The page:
It's a mission project started by a member of Woodland Park Baptist Church in Hammond, who asked that his name be withheld. He's retired from the Louisiana Department of Transportation, but not from the small spread he farms near Loranger, where about 20 head of beef cattle graze.
"I was at home, watching the news, and you could see how bad it was out there ," the mission project catalyst said. "I love missions and wanted to help. Then I left my house and as I was driving I saw leftover hay from last year in a barn. That's when it hit me: Why don't I find out how many barns have leftover hay they'd donate?"
Most everybody did, he found out. "From there it just took off. I started calling Baptist churches in Texas to see who had need, and that's how it started."
The donor has been a member of Woodland Park Hammond for about four years, associate pastor Randy Ray said.
"He went on a medical mission trip with me a year ago to El Salvador and that really stepped him up as far as his focus on missions," Ray said. "He went to Kentucky earlier this year on a construction project and he went to northern Mississippi with tornado relief a couple of months ago. When he came back, he organized a chainsaw unit for our association, and now we have a really nicely equipped chainsaw trailer."
The haylift ministry focuses on farmers with not too much acreage nor too many cattle.
"We're just helping the little guys, those with, say, 20 to 50 head ," the mission project catalyst said on Aug. 10. "We've been hauling for three weeks and will continue another three weeks for farmers who have run out of hay and grass.
"We can take only 17 round bales on a gooseneck, and 38 to 40 on an 18-wheeler," the donor continued. "We've taken it to Jacksonville, Texas, and from there it's gone as far as west as Abilene. We've got hay in Austin, Huntsville and Blessing, Texas. We're dealing mostly with Baptist churches so it's delivered fairly and is not being sold."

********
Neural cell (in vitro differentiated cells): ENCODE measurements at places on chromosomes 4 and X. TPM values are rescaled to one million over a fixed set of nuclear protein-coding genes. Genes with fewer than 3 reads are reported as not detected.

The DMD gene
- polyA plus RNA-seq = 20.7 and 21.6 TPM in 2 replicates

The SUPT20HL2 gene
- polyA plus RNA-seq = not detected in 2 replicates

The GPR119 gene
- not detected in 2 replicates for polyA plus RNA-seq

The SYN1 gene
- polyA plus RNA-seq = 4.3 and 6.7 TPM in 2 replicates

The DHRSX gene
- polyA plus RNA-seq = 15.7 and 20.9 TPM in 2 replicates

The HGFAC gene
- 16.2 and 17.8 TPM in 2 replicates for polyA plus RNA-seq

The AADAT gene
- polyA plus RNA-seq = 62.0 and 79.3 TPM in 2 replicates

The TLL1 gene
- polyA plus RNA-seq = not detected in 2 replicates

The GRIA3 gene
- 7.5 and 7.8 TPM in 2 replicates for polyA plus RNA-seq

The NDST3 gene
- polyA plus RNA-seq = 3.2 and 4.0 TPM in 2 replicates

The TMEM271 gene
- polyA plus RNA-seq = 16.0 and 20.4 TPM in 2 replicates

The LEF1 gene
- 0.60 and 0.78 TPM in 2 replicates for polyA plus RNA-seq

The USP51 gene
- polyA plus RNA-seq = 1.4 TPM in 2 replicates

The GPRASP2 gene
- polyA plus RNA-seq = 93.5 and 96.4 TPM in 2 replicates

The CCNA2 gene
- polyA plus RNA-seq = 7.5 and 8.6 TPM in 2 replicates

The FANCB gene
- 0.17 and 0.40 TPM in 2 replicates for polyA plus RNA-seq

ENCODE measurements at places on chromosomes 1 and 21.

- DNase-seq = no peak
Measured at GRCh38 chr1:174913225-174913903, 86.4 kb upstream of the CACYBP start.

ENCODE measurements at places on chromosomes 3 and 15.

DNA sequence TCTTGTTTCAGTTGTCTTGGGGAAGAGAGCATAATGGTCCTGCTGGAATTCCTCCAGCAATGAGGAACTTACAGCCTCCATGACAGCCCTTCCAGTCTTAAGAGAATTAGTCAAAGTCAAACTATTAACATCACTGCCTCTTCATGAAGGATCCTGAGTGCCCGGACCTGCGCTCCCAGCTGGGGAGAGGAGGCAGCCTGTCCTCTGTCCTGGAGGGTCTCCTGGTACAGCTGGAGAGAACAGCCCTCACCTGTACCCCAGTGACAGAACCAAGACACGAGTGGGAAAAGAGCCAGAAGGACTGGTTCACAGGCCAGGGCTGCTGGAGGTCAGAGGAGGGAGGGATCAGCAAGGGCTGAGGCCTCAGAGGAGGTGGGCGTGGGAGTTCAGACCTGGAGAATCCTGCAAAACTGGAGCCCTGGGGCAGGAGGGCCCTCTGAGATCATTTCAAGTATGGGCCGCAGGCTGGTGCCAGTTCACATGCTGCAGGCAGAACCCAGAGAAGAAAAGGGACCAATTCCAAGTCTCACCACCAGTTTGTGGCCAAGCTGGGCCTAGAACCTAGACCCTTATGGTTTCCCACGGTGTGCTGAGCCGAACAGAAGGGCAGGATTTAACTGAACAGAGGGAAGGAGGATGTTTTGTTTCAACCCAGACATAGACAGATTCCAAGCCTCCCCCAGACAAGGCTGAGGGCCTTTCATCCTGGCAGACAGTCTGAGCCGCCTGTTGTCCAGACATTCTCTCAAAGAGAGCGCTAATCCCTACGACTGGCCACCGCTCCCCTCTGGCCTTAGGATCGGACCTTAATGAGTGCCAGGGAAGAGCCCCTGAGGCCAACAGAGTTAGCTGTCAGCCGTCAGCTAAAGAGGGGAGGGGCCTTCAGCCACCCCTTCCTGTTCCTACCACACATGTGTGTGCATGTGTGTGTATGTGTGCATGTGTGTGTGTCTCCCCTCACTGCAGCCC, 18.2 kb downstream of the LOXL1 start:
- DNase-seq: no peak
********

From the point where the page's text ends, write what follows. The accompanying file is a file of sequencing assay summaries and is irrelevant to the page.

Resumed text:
Because of the unprecedented drought -- Texas is in its driest 10 months in more than 100 years -- grain feed isn't growing. It costs $90 to $120 these days for a round bale of hay in Texas, up from perhaps $40 in non-drought conditions, when not much would be needed anyway, the Louisiana farmer explained. People are being forced to sell their cattle because of the drought.
"A lady called yesterday," the mission project catalyst said. "They have about 40 head that she was fixing to have to sell when she heard about this. 'Get to Vinton, La., and you can have all 39 rolls we've got there. Y'all can have the hay, no cost.' When I said that, she started breaking down, crying. I started crying myself and we had to hang up; we couldn't talk. That's what this is all about -- helping people in the name of Jesus."
As of Aug. 10, Woodland Park and Ebenezer Baptist churches, both in Hammond, were involved in the Texas haylift, and all the hay has come from farms in the Loranger area. Northshore Baptist Association and the Louisana Baptist Convention disaster relief each have contributed $1,000 toward what the convention's disaster relief director, Gibbie McMillan, calls a "disaster because of drought."
Transportation and fuel for the hay bales are donated.
"Anybody anywhere could do the same thing we're doing," the mission project catalyst said. "Seems like once you start something, everybody wants to help.... It's a small operation, I would call it. We're not trying to hay Texas. We're just trying to help people; we kinda push that, this is a ministry.
"What I'm having a problem is getting the hay from the edge of Texas further west, like San Antonio," he continued. "I'm having a real problem with that."
More than 90 percent of Texas is in the two most extreme stages of drought. An updated government weather map shows the drought holding firm -- if not intensifying -- through at least October.
Lonnie Wascom, director of missions for Northshore Baptist Association, said he is amazed to think hay from Louisiana is helping in Texas.
"Southeast Louisiana is known for a lot of things -- great festivals, food, fishing, hunting, football, swamp people, swamp loggers and others, even truck farming, but not ranching," Wascom said. "Texas has ranches bigger than some of our parishes and we are sending hay to them? Sending shrimp, crawfish, strawberries and any number of other truck farm crops would make sense, but for us to be sending hay, are you kidding me? I find it to be simply wonderful!"
Karen L. Willoughby is managing editor of the Louisiana Baptist Message (www.baptistmessage.com), newsjournal of the Louisiana Baptist Convention. Individuals interested in helping with the haylift may contact Woodland Park Baptist Church at 985-345-4013.
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